Kilgore
  • Kilgore
Hi, I'm looking at the code for lecture 4, the last program, and am seeking a bit of clarification on the construct: divisors = divisors + (i,) Why does this create a list instead of a sum? Is it because of the () and ,? or does it change the type to str? (full code below) Thanks! # calculates all possible factors of x x = 100 divisors = () for i in range(1, x): if x%i == 0:#if there's no remainder divisors = divisors + (i,)# create csv list of divisors used print divisors print divisors[0] + divisors[1] print divisors[2:4]#prints divisors in range between positi
MIT 6.00 Intro Computer Science (OCW)
  • Stacey Warren - Expert brainly.com
Hey! We 've verified this expert answer for you, click below to unlock the details :)
SOLVED
At vero eos et accusamus et iusto odio dignissimos ducimus qui blanditiis praesentium voluptatum deleniti atque corrupti quos dolores et quas molestias excepturi sint occaecati cupiditate non provident, similique sunt in culpa qui officia deserunt mollitia animi, id est laborum et dolorum fuga. Et harum quidem rerum facilis est et expedita distinctio. Nam libero tempore, cum soluta nobis est eligendi optio cumque nihil impedit quo minus id quod maxime placeat facere possimus, omnis voluptas assumenda est, omnis dolor repellendus. Itaque earum rerum hic tenetur a sapiente delectus, ut aut reiciendis voluptatibus maiores alias consequatur aut perferendis doloribus asperiores repellat.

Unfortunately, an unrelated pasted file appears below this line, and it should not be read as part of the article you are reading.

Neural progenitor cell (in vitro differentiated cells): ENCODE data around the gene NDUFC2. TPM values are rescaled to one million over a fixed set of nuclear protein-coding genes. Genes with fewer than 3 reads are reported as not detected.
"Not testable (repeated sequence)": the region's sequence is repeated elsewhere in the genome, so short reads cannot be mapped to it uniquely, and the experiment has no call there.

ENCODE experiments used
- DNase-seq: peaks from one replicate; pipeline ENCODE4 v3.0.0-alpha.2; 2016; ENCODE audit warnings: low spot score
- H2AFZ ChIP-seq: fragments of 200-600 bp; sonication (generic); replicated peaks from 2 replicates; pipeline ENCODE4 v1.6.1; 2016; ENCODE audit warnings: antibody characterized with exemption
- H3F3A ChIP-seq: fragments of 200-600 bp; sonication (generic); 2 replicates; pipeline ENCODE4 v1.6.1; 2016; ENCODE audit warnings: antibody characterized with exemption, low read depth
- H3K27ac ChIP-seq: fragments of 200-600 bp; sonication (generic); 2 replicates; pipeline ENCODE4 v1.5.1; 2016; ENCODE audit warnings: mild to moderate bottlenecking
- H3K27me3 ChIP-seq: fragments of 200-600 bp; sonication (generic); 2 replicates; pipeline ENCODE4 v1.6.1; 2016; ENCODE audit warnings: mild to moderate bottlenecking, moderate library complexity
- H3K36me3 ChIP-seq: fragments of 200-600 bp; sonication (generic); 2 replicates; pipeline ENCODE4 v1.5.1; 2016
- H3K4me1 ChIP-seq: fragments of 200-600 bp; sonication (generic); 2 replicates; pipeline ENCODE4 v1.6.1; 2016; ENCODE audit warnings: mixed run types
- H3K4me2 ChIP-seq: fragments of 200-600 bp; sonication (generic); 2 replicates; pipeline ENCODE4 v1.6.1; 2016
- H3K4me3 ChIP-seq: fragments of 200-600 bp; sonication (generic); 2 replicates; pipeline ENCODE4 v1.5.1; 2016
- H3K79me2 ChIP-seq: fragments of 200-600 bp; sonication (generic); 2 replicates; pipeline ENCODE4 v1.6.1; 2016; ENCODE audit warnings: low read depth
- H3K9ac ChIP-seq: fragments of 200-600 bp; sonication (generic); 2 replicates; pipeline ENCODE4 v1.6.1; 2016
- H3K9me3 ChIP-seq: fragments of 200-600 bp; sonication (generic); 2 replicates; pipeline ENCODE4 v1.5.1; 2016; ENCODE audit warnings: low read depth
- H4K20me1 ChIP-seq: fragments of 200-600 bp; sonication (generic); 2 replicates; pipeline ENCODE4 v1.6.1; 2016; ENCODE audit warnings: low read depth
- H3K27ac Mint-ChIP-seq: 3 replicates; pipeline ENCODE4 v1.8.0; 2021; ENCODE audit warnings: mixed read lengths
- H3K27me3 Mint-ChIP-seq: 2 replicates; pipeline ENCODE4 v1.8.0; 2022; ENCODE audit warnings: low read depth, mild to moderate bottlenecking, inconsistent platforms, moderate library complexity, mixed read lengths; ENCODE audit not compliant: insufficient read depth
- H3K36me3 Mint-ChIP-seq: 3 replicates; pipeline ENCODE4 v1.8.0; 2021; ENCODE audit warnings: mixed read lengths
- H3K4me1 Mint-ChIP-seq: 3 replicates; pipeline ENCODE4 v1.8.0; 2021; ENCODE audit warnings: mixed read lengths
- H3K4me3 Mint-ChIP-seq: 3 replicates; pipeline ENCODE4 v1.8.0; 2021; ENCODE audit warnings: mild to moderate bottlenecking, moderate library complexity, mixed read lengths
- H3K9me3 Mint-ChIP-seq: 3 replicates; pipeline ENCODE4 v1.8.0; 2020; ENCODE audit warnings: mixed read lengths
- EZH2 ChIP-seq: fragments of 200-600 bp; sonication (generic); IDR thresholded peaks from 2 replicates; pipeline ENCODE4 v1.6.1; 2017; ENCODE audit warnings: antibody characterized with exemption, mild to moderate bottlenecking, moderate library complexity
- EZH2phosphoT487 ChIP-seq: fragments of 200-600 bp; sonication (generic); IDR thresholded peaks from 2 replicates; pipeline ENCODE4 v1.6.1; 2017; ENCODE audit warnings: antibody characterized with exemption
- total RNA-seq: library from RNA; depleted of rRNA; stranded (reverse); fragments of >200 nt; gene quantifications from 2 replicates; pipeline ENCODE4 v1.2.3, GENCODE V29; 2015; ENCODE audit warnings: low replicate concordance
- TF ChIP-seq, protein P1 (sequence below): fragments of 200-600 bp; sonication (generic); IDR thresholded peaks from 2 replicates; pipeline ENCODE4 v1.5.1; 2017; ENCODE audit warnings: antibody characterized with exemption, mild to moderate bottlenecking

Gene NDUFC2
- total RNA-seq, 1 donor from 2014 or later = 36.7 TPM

chestercat
  • chestercat
I got my questions answered at brainly.com in under 10 minutes. Go to brainly.com now for free help!
anonymous
  • anonymous
"divisors = ()" defines that it is a tuple. A tuple consists of a number of values separated by commas.
Kilgore
  • Kilgore
Cool, Thanks. That clears it up. So, when you add to a tuple, you just put another piece of data into the list of values. Thanks again, Kilgore
anonymous
  • anonymous
nope, when you add to tuple you create a new tuple that includes the old and new item(s). ``` >>> >>> T = (1,2) >>> id(T) 42281760 >>> T1 = T + (3,) >>> id(T1) 42481184 >>> T (1, 2) >>> T1 (1, 2, 3) >>> T2 = T1 + () >>> T1 (1, 2, 3) >>> T2 (1, 2, 3) >>> T1 == T2 True >>> T1 is T2 False >>> id(T1), id(T2) (42481184, 42482624) >>> ```

Looking for something else?

Not the answer you are looking for? Search for more explanations.

More answers

Kilgore
  • Kilgore
Cool, thanks for the demo. Between that, and some more reading, I should be well on my way (at least with this question). Thanks again

Looking for something else?

Not the answer you are looking for? Search for more explanations.